The NOAA visualization below depicts a giant plume of dust moving off the coast of Africa. This plume, captured by NOAA’s satellites, is known as the Saharan Air Layer, and is actually a quite common occurrence in which, according to NOAA, “a layer of tiny aerosols like sand, dirt and dust occasionally push from east to west across the tropical Atlantic Ocean during hurricane season.”
This animation uses the NOAA NGAC aerosol model to show how the plume is expected to travel across the Atlantic Basin over the next four days.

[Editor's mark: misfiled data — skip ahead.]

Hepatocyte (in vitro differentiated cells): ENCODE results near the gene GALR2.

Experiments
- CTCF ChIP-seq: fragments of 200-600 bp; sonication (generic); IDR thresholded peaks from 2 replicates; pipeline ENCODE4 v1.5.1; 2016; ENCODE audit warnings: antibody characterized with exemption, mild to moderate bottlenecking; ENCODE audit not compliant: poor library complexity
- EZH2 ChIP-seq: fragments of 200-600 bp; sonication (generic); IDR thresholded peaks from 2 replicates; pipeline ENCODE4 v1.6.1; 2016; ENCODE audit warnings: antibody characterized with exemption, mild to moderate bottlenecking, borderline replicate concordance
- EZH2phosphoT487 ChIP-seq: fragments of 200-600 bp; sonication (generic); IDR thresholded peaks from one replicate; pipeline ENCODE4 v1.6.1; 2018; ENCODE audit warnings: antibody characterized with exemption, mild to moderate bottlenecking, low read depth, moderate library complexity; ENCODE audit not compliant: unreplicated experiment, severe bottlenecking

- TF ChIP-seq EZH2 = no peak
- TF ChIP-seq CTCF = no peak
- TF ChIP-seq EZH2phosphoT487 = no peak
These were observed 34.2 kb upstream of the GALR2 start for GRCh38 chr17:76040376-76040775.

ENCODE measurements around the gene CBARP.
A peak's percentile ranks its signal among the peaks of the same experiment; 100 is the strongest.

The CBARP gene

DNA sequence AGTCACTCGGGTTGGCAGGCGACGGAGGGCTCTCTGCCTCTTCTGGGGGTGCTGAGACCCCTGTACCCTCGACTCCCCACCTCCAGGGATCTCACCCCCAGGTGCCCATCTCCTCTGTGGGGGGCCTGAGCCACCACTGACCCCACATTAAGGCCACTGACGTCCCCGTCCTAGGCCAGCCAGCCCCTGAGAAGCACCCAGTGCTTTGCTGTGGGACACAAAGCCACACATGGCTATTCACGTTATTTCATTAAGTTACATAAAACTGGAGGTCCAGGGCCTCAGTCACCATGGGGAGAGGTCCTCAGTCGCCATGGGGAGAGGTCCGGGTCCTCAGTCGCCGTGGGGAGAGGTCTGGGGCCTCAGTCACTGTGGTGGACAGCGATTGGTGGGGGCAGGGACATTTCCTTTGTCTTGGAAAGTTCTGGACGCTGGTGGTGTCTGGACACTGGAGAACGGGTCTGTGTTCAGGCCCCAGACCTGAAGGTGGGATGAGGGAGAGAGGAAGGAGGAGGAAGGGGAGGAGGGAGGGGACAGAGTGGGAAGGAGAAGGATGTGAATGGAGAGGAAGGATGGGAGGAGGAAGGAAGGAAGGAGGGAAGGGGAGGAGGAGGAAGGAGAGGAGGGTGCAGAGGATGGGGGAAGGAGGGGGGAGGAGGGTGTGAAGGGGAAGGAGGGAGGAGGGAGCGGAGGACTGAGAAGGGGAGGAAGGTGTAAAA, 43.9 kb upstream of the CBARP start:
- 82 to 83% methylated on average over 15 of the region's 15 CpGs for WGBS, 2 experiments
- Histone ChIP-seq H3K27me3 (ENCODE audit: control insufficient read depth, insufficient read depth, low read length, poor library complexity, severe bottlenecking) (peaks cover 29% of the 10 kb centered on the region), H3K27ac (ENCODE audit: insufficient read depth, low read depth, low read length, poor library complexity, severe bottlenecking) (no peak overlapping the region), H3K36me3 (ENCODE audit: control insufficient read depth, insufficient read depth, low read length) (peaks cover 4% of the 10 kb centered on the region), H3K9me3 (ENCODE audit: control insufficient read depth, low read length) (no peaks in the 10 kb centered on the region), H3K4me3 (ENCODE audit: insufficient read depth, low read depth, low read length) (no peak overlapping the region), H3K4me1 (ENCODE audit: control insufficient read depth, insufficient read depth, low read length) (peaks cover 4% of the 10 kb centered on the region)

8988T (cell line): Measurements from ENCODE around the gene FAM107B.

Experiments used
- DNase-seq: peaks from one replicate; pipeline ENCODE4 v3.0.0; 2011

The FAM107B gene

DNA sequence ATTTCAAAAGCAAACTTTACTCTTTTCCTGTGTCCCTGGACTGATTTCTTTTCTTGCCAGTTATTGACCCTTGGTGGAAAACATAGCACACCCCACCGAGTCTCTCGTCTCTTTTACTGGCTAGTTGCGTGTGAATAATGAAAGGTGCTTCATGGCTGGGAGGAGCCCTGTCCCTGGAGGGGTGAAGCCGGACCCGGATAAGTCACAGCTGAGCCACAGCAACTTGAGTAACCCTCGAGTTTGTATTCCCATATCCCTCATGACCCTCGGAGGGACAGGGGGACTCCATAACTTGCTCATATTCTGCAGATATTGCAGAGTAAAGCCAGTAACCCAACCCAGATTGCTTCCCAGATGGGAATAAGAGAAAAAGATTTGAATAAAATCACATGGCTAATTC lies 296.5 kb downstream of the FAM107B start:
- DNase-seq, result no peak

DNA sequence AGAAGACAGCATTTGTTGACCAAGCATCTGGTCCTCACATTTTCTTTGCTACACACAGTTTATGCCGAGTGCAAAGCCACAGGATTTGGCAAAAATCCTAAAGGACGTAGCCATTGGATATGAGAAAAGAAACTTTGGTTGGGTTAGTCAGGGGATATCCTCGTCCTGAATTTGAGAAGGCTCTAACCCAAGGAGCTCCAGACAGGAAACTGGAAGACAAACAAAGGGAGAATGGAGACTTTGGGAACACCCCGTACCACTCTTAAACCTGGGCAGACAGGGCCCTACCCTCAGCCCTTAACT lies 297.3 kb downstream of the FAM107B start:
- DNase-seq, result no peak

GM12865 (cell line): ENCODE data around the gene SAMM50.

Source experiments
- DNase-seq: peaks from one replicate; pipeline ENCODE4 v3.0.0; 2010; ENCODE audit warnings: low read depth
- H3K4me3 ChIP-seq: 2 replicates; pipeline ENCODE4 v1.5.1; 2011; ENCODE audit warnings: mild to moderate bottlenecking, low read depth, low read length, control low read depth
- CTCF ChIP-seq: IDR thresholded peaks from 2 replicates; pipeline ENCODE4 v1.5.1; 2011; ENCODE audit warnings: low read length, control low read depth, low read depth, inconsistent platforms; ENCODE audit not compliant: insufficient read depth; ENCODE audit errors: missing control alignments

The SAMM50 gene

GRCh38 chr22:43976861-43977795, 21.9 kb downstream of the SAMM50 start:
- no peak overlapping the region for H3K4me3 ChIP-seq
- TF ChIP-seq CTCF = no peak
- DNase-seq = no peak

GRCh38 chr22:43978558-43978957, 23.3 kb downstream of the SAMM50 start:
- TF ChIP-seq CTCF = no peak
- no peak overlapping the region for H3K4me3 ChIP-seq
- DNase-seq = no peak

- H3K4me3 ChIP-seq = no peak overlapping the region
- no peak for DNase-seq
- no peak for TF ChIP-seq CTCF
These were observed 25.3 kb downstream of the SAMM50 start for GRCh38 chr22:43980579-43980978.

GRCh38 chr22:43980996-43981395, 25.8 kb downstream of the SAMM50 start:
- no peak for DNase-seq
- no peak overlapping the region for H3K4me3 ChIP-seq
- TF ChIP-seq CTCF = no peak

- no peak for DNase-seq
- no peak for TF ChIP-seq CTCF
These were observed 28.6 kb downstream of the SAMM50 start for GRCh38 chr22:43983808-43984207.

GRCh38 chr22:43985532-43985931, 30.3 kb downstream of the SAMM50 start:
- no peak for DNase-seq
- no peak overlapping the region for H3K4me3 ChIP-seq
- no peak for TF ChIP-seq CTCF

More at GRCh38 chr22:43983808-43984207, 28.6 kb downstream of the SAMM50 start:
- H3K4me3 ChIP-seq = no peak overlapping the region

Or, more specifically, stomach complaints: nEmesis monitors diners’ Twitter accounts for certain words that might indicate a potential food poisoning issue. Tests showed its findings closely matched those of health inspectors.